You Can Play a Vital Role in Supporting the Fight Against Coronavirus
Government contractors play a vital role in supporting agencies to ensure critical response efforts to COVID-19 are being met. As the impact of COVID-19 continues to evolve, contractors may be affected in a variety of ways. Whether or not you are able to access your federal work site may play a huge role on your ability to support government efforts. However, federal agencies now have granted authority to modify contracts or agreements to ensure contractors remain in a “ready state” and are paid if their job duties are unable to be performed remotely during this public health emergency. If you would like to learn more about emerging opportunities that exist as a result of COVID-19, contact our team.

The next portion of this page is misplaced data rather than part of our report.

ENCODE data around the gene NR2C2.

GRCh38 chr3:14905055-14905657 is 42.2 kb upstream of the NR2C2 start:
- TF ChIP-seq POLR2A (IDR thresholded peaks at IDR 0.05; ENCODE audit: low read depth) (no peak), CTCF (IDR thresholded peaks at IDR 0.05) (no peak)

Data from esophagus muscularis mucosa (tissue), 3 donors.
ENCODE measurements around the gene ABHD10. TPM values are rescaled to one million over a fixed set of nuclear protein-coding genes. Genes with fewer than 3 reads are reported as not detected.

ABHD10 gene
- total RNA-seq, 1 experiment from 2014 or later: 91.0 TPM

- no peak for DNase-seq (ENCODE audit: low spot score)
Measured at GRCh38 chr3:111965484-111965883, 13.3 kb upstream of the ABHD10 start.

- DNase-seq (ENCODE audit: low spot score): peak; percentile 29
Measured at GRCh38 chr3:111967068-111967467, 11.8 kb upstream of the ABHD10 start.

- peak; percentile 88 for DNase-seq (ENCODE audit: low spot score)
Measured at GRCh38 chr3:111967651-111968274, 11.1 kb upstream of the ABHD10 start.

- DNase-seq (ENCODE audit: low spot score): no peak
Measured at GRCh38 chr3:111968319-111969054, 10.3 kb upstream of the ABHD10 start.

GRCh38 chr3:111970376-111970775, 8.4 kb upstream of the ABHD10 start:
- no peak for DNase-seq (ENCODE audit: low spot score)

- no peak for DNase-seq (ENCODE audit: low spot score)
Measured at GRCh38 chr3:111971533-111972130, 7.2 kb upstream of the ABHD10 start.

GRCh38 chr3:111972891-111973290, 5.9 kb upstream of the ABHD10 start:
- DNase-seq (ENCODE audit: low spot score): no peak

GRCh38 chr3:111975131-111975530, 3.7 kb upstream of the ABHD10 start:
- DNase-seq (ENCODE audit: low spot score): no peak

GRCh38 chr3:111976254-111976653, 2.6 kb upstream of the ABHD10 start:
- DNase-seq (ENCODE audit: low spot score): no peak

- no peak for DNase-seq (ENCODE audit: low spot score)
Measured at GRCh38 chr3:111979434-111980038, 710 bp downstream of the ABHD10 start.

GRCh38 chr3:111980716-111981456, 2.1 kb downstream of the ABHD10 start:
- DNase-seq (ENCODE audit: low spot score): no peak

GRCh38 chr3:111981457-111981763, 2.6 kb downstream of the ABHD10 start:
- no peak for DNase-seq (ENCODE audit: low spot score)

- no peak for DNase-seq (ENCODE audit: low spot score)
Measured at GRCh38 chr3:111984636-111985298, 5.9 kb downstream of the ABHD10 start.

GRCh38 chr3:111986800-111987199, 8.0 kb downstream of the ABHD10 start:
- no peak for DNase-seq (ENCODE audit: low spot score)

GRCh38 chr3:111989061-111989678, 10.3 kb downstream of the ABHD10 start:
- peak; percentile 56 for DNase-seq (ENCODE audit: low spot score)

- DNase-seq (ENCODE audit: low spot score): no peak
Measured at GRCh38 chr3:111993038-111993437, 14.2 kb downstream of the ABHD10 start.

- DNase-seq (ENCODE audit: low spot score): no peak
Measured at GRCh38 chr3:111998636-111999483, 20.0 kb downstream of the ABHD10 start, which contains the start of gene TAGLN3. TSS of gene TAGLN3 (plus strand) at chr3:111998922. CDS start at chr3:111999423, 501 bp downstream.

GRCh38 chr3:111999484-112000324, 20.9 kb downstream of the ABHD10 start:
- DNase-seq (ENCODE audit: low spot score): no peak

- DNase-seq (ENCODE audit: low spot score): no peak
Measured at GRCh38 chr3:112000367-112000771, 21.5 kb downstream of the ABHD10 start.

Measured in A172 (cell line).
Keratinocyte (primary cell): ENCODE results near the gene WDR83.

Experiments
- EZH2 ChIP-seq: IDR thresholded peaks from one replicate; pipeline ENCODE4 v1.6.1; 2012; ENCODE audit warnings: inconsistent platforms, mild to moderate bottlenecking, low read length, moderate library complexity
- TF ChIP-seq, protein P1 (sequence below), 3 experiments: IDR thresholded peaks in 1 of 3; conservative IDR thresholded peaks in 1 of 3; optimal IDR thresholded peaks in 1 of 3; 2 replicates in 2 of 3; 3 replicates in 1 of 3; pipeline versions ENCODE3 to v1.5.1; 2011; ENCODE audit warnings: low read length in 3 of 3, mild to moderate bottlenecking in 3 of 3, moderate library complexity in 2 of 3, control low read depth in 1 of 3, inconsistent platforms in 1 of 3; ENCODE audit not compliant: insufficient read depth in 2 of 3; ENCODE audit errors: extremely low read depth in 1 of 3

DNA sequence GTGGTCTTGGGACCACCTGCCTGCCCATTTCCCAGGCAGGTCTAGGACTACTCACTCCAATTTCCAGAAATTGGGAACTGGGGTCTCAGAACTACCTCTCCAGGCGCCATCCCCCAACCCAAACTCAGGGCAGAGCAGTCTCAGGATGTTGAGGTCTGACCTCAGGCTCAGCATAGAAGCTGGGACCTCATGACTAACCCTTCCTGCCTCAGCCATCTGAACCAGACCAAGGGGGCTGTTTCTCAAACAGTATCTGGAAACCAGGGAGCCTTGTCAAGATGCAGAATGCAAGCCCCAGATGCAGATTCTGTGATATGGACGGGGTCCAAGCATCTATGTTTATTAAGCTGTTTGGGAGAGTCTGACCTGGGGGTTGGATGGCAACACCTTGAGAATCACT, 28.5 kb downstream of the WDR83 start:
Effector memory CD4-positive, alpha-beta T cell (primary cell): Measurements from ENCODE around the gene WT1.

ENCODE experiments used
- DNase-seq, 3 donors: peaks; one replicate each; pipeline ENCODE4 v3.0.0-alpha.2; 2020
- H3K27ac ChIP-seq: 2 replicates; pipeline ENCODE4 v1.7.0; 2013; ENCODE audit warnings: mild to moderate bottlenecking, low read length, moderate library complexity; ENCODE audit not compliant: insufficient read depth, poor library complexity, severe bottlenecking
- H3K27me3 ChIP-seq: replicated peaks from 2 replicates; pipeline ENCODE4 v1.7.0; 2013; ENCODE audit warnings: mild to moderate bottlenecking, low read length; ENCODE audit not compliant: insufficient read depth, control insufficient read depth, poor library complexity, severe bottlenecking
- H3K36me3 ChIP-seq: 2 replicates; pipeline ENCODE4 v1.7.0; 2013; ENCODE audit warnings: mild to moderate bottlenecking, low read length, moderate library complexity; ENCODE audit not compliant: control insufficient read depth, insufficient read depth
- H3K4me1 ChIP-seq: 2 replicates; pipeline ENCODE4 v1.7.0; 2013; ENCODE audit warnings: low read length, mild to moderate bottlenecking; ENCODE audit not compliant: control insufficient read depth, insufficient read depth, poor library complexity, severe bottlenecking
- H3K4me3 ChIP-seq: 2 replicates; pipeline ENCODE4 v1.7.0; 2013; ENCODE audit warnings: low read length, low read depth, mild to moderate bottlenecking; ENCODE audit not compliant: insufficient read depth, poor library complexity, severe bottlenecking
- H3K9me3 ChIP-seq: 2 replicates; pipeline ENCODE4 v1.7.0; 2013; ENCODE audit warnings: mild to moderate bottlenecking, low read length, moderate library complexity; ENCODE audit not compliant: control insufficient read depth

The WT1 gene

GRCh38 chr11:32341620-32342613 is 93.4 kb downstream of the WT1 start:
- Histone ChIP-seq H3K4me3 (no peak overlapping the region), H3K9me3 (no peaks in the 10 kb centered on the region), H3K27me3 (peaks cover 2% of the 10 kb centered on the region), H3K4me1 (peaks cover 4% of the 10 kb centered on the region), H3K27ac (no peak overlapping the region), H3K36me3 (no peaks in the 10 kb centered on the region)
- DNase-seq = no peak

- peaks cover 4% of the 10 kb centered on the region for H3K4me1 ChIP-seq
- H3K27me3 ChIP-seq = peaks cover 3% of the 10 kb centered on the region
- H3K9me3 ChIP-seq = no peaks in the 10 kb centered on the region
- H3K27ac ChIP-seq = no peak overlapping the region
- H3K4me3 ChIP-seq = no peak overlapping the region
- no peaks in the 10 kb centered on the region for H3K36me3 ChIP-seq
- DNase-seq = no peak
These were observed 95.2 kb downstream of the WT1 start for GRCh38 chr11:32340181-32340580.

About Bradley Wyatt
Bradley Wyatt is an Account Manager for Winvale’s Public Sector Technology department where he manages partner accounts as part of Winvale’s Schedule 70 Information Technology. Bradley is a native of Fredericksburg, Virginia and a graduate from James Madison University with his Bachelor’s of Science in Public Policy and Administration.